“Then the kingdom of heaven shall be compared to ten maidens who took their lamps and went to meet the bridegroom. Five of them were foolish, and five were wise. For when the foolish took their lamps, they took no oil with them; but the wise took flasks of oil with their lamps. As the bridegroom was delayed, they all slumbered and slept. But at midnight there was a cry, ‘Behold, the bridegroom! Come out to meet him.’ Then all those maidens rose and trimmed their lamps. And the foolish said to the wise, ‘Give us some of your oil, for our lamps are going out.’ But the wise replied, ‘Perhaps there will not be enough for us and for you; go rather to the dealers and buy for yourselves.’ And while they went to buy, the bridegroom came, and those who were ready went in with him to the marriage feast; and the door was shut. Afterward the other maidens came also, saying, ‘Lord, lord, open to us.’ But he replied, ‘Truly, I say to you, I do not know you.’ Watch therefore, for you know neither the day nor the hour.
Mathew 25, 1-13
I confess that as a young girl, when I heard this parable I was puzzled, a bit like the fable of the grasshopper and the ant. Then, as time passed, I realised that it is those who dance in life who will enter the banquet, and that no one can dance it in place of another. For prudence sake, this does not mean to place oneself in safe position, but to look far ahead, beyond the petty urgency or fatigue of the moment, and to extend one’s life always further. To follow a dream, a vision, an invitation that comes from outside of us and that we welcome with enthusiasm. As Emily Dickinson wrote in poem 1619, “Not knowing when the dawn will come, I leave every door open”.
The word “Saggio” [Wise] has two Latin roots; the first is the same as “sapidus” (that which has flavour, what is not insipid) from which we also derive “sapienza” [wisdom]. The second, is “exagium”, which refers to tasting, evaluating, and discerning. A person is wise who does not let life slip by, but savors it, takes initiatives, and risks.
The word “Stolto” [Foolish], on the other hand, comes from the root “stal”, which indicates fixity. The fool stands still, does not act, does not set out. He may secure himself, but in the end he realises that he has not really lived.
This is because life is built day by day, and is a response to its provocations, its urges to the unpredictable that always disorientate us and set us in motion. The way we respond helps us to take shape, to become who we are, and this is why we cannot live the life of others, or respond in their place. Moreover, there is no turning back, when we realise that perhaps we should have lived differently. The wedding feast is made for us, it is the celebration of the beauty of fraternity and filiality, of abundance and fullness, where each person will be recognised for who he or she is, because he or she will be wearing the garment woven with life, which is the form he or she has taken over time.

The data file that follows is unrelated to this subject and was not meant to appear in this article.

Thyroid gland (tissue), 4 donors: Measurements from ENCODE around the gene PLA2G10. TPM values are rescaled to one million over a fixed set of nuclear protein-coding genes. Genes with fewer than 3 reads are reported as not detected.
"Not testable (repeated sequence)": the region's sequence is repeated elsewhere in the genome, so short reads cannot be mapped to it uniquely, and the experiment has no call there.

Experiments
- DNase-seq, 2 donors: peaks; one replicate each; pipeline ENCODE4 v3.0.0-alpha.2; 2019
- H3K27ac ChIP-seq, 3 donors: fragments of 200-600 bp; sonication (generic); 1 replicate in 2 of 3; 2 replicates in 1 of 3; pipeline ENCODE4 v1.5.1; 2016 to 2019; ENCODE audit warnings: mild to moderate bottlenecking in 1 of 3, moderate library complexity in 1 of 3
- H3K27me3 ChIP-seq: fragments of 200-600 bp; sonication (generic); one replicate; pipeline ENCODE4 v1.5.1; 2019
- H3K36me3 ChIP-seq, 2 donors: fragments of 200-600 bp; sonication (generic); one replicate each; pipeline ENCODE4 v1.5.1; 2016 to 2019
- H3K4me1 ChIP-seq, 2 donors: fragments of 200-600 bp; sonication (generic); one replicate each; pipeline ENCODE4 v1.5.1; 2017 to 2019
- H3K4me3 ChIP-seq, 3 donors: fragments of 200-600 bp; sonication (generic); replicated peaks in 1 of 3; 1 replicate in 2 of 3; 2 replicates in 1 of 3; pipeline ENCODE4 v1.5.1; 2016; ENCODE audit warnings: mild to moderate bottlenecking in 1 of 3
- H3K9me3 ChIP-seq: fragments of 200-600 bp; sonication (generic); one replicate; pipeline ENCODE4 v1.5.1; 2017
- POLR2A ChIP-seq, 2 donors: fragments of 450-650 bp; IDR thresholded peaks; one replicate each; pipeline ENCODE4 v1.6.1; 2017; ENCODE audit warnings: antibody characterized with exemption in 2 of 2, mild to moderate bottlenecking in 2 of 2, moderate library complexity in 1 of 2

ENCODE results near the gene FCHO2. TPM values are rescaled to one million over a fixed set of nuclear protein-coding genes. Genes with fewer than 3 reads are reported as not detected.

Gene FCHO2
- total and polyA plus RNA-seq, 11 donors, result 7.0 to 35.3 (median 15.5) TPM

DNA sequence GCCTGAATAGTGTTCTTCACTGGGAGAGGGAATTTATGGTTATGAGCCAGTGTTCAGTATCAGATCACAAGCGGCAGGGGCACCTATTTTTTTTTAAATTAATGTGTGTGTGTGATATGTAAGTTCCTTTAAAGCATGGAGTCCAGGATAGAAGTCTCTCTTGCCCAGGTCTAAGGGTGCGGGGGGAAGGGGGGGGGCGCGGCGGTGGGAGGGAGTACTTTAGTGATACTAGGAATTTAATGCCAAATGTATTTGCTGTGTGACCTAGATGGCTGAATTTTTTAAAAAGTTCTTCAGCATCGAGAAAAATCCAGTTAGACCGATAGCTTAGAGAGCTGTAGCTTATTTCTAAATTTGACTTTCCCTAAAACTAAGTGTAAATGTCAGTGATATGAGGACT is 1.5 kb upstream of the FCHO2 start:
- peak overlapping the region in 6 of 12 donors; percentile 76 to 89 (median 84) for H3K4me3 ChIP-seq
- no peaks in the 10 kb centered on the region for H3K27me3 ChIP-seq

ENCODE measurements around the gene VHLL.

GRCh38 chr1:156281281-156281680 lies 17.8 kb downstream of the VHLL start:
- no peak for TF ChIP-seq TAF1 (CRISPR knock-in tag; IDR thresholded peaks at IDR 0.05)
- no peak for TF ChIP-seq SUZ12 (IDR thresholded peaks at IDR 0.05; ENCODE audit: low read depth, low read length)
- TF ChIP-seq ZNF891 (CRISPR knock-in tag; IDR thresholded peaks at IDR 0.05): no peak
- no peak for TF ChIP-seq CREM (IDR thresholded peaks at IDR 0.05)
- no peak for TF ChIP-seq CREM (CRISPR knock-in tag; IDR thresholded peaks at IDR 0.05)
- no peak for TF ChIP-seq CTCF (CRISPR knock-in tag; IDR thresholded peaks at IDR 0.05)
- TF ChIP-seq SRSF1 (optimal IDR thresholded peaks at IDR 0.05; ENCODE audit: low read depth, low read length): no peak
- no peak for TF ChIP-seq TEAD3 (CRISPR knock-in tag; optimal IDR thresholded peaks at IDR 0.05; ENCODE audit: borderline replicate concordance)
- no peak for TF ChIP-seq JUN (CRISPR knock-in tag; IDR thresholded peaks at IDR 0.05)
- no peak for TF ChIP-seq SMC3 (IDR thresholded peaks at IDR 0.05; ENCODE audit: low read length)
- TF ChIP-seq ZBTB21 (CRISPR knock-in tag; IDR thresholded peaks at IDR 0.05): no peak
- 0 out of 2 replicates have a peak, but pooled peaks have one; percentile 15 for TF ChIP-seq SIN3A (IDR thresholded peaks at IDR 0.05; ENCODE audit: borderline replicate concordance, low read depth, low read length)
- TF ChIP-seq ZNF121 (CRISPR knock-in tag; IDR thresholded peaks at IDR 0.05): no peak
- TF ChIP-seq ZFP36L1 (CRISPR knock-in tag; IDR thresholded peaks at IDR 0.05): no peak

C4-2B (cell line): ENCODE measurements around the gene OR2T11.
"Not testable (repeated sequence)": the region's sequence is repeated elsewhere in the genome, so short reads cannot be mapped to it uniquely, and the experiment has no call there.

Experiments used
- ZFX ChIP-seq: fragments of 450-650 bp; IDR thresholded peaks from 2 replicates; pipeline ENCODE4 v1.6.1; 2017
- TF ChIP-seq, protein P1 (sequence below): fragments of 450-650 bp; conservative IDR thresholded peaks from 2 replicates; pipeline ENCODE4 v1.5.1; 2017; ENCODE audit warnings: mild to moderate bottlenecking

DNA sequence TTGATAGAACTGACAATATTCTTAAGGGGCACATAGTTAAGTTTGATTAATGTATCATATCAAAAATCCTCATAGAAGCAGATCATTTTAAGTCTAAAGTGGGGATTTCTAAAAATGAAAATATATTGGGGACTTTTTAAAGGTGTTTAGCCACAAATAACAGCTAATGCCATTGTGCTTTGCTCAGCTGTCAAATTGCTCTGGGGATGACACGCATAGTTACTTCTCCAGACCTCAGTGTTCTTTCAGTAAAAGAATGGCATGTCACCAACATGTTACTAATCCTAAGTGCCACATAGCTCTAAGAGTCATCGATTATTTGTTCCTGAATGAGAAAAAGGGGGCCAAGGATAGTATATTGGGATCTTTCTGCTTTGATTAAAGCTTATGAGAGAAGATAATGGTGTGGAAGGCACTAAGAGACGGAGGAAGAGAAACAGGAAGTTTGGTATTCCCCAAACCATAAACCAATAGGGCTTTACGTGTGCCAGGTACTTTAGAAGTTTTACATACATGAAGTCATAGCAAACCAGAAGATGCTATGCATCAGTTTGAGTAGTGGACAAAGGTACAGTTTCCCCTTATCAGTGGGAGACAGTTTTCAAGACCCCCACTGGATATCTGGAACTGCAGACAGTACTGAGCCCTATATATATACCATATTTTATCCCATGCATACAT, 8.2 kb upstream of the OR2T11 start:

To walk in the light even in the midst of darkness is possible, because the oil that lights our lives is always available to us, and all we need do is desire it and seek it. The quantity that the small vessel of our ego can hold is sufficient. We are small, we have limited capacity, yet what little we have, if we are able to put it all in, can be enough.
And, then the art of waiting must be learned.
For we know neither the day nor the hour. There is no algorithm that can anticipate it for us with sufficient approximation. When we admit that we do not know it is almost mortifying in the age of hyper-control, but seen from a different perspective it is liberating.
It is precisely because we do not know that it is up to us to make sense of the wait, and to prepare ourselves to enjoy the beauty of the encounter and celebration to the fullest.
Sleep and death, wakefulness and life: the equation is not so clear-cut. We think we are awake but in reality we are all too often switched off; sometimes as if we were walking dead. We are unable to yearn for life, to allow ourselves to be carried by its force, to put our own spin on it. We are already dead before we die, and when our time comes, we cannot turn back. As Victor Hugo wrote, “waiting is life”.
To “remain awake” is therefore more than a recommendation to not fall asleep; instead, it is an invitation to live, to keep our eyes and hearts open, to allow ourselves to be amazed, to know how to read the signs that present themselves. Wakefulness is a condition of attention and also of care, with which we devote ourselves because we are convinced that it is worth it.
It is not out of fear that we must wait for the bridegroom, but in order not to miss the wedding feast. To savor the surplus of water that becomes exquisite wine, as in the wedding of Cana. The wedding feast is the symbol of a tasty, joyful conviviality; of a fullness that is fulfilled and in which one can only participate if one truly desires it. We are all invited. It is up to us to accept the invitation and prepare ourselves, to live in large measures. Only those who have truly lived, even with their limitations and shortcomings, can be part of the feast. Which is not a prize in the afterlife, but the fulfilment of what we have already learned to enjoy. As Emily Dickinson writes, “Those who have not found paradise down here - will miss it up there”.
“Wakefulness” after all, is an appeal to our freedom. If the invitation interests us, we will stay awake and make a kairos of the night towards the encounter that gives meaning and beauty to our lives - a beauty we could never make with our own hands. If we fall asleep, if we allow ourselves to be stunned or seduced by other calls, we will only be able to blame ourselves for not participating in the feast of life, which has been prepared specifically for each one of us.
by Chiara Giaccardi